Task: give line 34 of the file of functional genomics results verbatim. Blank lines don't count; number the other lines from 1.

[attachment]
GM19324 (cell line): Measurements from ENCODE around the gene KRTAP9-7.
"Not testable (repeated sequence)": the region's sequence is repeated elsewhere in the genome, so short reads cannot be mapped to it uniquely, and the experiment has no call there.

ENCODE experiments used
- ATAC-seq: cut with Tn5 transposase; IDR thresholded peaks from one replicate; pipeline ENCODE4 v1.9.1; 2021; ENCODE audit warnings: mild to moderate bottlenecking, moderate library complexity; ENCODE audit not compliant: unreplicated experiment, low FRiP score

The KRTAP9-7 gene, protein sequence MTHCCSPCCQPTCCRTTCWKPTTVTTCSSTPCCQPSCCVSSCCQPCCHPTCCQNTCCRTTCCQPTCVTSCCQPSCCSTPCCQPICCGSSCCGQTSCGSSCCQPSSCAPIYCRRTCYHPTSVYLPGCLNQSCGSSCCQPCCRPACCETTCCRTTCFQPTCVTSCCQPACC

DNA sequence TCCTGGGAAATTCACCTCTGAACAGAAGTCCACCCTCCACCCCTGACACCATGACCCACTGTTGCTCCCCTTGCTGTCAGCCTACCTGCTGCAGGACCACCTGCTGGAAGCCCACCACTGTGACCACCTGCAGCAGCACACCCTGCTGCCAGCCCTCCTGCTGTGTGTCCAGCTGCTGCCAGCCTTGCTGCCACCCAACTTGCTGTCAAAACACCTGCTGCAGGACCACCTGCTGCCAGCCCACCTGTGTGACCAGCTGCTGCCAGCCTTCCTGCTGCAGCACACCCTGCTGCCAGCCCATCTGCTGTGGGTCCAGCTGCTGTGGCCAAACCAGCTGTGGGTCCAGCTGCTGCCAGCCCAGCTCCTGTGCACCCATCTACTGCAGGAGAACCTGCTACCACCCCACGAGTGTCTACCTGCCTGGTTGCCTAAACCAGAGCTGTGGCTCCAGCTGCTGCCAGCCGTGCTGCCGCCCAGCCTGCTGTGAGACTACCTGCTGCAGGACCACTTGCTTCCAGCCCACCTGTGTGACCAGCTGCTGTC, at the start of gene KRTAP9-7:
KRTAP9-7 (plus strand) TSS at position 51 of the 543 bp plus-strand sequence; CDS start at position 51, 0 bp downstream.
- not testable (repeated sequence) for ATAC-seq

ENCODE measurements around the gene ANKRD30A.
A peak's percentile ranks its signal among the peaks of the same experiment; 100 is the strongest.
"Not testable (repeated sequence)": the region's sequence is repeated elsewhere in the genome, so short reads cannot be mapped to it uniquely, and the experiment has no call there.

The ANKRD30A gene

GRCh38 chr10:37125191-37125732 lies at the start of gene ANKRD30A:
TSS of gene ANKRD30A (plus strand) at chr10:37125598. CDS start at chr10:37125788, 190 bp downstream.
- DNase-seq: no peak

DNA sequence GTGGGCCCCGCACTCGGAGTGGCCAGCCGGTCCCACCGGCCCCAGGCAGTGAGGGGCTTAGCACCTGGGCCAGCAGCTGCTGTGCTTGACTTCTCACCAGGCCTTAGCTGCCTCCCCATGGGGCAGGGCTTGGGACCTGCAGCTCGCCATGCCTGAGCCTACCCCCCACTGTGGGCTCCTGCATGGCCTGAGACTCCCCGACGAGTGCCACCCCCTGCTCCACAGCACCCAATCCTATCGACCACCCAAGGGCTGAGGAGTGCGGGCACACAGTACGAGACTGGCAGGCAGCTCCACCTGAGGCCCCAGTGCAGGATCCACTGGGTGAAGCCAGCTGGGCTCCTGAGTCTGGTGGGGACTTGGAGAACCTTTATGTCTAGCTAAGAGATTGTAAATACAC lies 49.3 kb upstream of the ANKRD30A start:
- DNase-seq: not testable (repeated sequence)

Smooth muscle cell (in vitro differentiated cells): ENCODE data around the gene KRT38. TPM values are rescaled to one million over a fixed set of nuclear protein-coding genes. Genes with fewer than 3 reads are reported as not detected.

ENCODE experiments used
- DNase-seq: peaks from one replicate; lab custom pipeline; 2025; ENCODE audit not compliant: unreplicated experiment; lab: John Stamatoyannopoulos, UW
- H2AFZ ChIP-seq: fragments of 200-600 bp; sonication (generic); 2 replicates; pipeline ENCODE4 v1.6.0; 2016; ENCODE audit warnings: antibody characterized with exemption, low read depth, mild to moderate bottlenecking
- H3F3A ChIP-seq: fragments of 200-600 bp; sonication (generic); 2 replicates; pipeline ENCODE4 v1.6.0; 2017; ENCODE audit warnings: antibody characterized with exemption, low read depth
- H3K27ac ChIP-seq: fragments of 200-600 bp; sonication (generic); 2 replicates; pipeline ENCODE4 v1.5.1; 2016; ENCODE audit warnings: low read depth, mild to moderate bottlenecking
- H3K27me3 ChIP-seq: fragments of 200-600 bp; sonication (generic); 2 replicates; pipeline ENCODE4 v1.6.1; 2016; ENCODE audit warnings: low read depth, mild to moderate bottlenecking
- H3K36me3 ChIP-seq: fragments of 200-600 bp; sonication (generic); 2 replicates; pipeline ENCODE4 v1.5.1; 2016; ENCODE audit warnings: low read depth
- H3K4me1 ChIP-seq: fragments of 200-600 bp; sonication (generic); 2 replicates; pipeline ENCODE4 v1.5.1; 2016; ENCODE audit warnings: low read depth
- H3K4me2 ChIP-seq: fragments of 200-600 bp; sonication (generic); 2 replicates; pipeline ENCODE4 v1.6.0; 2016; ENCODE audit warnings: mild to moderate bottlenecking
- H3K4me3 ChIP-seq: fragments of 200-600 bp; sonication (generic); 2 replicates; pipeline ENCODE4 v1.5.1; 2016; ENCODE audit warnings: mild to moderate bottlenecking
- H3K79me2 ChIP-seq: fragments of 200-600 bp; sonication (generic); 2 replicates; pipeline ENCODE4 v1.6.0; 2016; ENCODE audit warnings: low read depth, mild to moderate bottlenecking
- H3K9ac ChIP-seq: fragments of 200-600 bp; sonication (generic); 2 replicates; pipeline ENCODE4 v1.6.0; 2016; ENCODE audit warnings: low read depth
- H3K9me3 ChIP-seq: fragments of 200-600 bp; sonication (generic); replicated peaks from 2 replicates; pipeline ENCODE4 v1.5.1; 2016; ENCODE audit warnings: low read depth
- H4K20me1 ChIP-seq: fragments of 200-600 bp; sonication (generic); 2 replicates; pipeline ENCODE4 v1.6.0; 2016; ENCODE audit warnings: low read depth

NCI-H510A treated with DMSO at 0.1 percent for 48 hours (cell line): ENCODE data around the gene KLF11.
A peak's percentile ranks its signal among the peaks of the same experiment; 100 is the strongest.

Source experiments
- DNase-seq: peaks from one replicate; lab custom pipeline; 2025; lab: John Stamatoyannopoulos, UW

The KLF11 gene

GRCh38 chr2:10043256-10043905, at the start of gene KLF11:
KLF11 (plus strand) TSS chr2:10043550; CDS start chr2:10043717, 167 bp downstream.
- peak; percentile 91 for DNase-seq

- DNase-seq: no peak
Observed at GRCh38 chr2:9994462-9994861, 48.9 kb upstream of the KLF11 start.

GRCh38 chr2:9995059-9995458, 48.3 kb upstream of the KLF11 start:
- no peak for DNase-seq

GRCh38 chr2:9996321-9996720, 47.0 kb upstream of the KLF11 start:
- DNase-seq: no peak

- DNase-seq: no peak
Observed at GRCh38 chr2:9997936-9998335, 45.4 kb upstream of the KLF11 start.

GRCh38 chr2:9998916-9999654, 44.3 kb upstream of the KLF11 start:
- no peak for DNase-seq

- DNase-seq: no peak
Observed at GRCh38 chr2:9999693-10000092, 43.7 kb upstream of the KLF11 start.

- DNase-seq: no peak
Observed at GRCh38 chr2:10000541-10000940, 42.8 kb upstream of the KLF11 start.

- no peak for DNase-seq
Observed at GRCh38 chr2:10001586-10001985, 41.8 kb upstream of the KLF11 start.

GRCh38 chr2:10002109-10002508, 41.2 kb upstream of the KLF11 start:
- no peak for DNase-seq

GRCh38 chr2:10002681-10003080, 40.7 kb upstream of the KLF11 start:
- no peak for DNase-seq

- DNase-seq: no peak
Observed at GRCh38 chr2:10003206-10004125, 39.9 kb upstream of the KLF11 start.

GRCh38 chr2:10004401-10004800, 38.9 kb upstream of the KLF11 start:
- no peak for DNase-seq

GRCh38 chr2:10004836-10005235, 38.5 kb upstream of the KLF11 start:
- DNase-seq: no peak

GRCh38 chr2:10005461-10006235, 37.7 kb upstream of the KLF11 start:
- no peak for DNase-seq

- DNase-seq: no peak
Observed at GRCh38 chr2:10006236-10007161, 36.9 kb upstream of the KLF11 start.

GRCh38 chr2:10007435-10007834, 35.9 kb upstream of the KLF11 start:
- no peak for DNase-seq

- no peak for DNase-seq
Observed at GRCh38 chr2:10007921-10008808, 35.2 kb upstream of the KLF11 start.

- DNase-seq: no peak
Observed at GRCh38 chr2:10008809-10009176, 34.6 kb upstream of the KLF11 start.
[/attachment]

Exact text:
A peak's percentile ranks its signal among the peaks of the same experiment; 100 is the strongest.